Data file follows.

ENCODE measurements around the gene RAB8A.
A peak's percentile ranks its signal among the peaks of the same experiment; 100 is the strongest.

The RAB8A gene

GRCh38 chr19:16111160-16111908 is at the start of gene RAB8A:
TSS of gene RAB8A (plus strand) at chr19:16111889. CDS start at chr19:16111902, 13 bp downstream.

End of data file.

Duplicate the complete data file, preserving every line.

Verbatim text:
ENCODE measurements around the gene RAB8A.
A peak's percentile ranks its signal among the peaks of the same experiment; 100 is the strongest.

The RAB8A gene

GRCh38 chr19:16111160-16111908 is at the start of gene RAB8A:
TSS of gene RAB8A (plus strand) at chr19:16111889. CDS start at chr19:16111902, 13 bp downstream.